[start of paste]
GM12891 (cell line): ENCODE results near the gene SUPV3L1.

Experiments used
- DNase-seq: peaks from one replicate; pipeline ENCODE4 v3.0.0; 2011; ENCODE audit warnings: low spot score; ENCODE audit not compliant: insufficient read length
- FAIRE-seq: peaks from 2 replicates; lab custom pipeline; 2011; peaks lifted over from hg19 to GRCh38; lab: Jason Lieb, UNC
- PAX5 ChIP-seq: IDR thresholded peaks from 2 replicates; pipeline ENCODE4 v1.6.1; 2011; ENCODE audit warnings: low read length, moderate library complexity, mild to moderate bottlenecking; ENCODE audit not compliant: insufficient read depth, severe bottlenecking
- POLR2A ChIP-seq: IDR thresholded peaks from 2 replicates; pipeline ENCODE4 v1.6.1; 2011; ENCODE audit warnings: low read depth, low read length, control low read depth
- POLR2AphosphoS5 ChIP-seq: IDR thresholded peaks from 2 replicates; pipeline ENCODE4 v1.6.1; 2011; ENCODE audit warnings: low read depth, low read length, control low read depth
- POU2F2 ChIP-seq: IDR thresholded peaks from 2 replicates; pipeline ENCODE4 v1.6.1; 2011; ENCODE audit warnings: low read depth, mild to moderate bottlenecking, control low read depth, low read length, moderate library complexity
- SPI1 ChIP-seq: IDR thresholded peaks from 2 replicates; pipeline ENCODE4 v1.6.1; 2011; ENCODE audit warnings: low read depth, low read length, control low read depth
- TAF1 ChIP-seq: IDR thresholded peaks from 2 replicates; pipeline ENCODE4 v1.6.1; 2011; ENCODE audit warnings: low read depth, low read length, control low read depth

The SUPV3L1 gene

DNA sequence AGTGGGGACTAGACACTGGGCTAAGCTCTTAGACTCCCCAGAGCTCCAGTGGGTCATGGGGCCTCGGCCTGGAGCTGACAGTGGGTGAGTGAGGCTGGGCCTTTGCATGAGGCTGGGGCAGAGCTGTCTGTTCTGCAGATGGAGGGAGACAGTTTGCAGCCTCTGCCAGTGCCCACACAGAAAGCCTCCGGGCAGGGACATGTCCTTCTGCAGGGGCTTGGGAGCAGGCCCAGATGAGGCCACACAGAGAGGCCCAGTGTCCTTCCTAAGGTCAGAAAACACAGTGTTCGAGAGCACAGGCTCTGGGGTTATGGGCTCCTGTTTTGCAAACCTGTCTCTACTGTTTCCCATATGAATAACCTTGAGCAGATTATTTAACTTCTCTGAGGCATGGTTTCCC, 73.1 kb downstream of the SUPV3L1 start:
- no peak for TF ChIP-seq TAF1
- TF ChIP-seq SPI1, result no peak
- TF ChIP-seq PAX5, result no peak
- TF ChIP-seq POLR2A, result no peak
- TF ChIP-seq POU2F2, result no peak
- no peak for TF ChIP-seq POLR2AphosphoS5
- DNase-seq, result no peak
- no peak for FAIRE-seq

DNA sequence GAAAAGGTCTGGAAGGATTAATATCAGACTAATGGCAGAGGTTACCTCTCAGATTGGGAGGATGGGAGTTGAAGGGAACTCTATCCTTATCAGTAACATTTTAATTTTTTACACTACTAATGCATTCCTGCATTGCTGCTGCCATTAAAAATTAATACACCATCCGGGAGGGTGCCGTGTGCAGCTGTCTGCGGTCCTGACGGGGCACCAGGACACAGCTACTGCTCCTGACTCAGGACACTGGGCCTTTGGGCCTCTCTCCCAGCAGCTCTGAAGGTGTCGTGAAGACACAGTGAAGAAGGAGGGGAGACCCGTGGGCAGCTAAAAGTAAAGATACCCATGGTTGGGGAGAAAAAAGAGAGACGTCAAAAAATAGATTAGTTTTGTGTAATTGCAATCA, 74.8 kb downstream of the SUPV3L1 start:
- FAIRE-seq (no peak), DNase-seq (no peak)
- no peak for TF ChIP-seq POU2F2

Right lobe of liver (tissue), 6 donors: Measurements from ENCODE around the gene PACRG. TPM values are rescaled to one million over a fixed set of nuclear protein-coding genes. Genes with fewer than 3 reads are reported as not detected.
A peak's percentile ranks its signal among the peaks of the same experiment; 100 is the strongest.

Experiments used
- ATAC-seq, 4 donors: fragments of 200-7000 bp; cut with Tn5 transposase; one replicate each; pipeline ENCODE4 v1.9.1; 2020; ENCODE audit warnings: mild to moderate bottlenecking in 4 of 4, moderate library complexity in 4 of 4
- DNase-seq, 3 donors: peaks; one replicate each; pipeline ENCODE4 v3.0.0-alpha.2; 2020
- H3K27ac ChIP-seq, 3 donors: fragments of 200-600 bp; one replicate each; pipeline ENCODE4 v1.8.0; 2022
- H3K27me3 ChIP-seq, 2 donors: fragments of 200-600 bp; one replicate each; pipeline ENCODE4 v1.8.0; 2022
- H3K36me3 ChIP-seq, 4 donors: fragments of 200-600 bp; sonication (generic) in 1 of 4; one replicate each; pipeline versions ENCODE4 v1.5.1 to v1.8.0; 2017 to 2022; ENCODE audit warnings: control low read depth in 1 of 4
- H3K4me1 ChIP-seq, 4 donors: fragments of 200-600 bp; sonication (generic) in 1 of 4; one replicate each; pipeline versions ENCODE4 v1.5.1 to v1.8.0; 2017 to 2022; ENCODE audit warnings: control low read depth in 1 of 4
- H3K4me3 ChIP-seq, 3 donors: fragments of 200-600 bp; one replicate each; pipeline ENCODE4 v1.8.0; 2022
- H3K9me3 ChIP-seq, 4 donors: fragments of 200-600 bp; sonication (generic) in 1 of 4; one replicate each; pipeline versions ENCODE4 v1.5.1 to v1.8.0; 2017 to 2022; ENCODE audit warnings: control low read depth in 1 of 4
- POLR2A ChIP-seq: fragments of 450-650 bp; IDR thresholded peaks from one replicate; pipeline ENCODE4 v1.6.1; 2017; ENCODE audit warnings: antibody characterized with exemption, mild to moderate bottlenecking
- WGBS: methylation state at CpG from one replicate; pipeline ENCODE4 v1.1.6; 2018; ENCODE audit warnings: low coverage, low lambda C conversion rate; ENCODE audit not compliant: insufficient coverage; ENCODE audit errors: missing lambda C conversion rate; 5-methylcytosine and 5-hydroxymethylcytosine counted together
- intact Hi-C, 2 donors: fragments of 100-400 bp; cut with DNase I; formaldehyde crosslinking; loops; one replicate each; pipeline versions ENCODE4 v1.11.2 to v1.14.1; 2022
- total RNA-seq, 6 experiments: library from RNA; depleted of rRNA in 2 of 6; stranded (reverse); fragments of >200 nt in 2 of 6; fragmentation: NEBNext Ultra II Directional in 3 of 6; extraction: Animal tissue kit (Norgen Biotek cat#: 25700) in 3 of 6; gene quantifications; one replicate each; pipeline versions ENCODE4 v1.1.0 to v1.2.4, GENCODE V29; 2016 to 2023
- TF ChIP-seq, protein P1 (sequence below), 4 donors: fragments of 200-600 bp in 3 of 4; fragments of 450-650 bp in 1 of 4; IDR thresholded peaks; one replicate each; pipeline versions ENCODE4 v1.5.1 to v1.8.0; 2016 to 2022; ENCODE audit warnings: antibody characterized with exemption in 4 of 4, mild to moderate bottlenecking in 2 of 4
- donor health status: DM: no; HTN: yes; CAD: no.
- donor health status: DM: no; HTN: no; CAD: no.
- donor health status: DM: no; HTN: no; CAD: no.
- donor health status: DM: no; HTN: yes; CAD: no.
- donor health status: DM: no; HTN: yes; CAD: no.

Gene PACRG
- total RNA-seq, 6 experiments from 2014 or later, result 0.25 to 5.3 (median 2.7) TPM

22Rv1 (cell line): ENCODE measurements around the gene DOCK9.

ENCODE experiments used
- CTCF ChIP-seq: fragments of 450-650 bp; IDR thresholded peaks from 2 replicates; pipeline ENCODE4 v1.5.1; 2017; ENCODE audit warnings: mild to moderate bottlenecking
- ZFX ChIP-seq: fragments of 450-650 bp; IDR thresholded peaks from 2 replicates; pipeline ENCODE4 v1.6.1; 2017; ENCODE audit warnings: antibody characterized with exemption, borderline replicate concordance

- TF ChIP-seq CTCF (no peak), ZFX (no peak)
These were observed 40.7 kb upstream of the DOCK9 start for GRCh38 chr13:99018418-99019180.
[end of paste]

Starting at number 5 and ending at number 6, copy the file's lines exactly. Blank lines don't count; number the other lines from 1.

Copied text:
- PAX5 ChIP-seq: IDR thresholded peaks from 2 replicates; pipeline ENCODE4 v1.6.1; 2011; ENCODE audit warnings: low read length, moderate library complexity, mild to moderate bottlenecking; ENCODE audit not compliant: insufficient read depth, severe bottlenecking
- POLR2A ChIP-seq: IDR thresholded peaks from 2 replicates; pipeline ENCODE4 v1.6.1; 2011; ENCODE audit warnings: low read depth, low read length, control low read depth